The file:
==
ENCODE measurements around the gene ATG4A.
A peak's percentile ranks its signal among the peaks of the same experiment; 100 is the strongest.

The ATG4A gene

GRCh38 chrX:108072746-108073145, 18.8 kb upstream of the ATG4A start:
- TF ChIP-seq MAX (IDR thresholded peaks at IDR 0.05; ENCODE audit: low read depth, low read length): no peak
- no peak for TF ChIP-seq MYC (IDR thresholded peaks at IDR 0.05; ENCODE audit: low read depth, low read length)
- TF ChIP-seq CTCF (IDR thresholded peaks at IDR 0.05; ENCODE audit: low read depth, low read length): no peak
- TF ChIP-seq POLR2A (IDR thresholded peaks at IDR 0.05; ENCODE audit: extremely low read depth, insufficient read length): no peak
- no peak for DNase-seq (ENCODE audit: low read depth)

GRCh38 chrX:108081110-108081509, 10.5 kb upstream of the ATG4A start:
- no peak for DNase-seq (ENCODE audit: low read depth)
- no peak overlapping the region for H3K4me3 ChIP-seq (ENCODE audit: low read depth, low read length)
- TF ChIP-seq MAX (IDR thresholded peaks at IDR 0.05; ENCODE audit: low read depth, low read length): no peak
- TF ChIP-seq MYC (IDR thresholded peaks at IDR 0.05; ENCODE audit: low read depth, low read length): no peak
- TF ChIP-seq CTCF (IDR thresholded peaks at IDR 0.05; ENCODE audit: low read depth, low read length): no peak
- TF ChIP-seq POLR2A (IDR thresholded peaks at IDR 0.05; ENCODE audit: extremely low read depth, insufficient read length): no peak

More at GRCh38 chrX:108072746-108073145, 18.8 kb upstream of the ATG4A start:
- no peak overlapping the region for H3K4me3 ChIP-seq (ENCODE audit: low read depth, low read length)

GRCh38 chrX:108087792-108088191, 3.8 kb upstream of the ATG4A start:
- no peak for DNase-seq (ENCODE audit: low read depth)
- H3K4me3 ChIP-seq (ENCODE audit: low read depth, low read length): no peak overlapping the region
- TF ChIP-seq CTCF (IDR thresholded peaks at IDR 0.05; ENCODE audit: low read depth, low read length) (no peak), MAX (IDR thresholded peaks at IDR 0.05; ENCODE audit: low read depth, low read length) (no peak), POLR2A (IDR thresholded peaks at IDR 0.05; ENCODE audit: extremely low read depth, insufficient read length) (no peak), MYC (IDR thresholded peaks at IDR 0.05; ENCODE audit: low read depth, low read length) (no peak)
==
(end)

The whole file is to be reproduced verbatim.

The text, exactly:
ENCODE measurements around the gene ATG4A.
A peak's percentile ranks its signal among the peaks of the same experiment; 100 is the strongest.

The ATG4A gene

GRCh38 chrX:108072746-108073145, 18.8 kb upstream of the ATG4A start:
- TF ChIP-seq MAX (IDR thresholded peaks at IDR 0.05; ENCODE audit: low read depth, low read length): no peak
- no peak for TF ChIP-seq MYC (IDR thresholded peaks at IDR 0.05; ENCODE audit: low read depth, low read length)
- TF ChIP-seq CTCF (IDR thresholded peaks at IDR 0.05; ENCODE audit: low read depth, low read length): no peak
- TF ChIP-seq POLR2A (IDR thresholded peaks at IDR 0.05; ENCODE audit: extremely low read depth, insufficient read length): no peak
- no peak for DNase-seq (ENCODE audit: low read depth)

GRCh38 chrX:108081110-108081509, 10.5 kb upstream of the ATG4A start:
- no peak for DNase-seq (ENCODE audit: low read depth)
- no peak overlapping the region for H3K4me3 ChIP-seq (ENCODE audit: low read depth, low read length)
- TF ChIP-seq MAX (IDR thresholded peaks at IDR 0.05; ENCODE audit: low read depth, low read length): no peak
- TF ChIP-seq MYC (IDR thresholded peaks at IDR 0.05; ENCODE audit: low read depth, low read length): no peak
- TF ChIP-seq CTCF (IDR thresholded peaks at IDR 0.05; ENCODE audit: low read depth, low read length): no peak
- TF ChIP-seq POLR2A (IDR thresholded peaks at IDR 0.05; ENCODE audit: extremely low read depth, insufficient read length): no peak

More at GRCh38 chrX:108072746-108073145, 18.8 kb upstream of the ATG4A start:
- no peak overlapping the region for H3K4me3 ChIP-seq (ENCODE audit: low read depth, low read length)

GRCh38 chrX:108087792-108088191, 3.8 kb upstream of the ATG4A start:
- no peak for DNase-seq (ENCODE audit: low read depth)
- H3K4me3 ChIP-seq (ENCODE audit: low read depth, low read length): no peak overlapping the region
- TF ChIP-seq CTCF (IDR thresholded peaks at IDR 0.05; ENCODE audit: low read depth, low read length) (no peak), MAX (IDR thresholded peaks at IDR 0.05; ENCODE audit: low read depth, low read length) (no peak), POLR2A (IDR thresholded peaks at IDR 0.05; ENCODE audit: extremely low read depth, insufficient read length) (no peak), MYC (IDR thresholded peaks at IDR 0.05; ENCODE audit: low read depth, low read length) (no peak)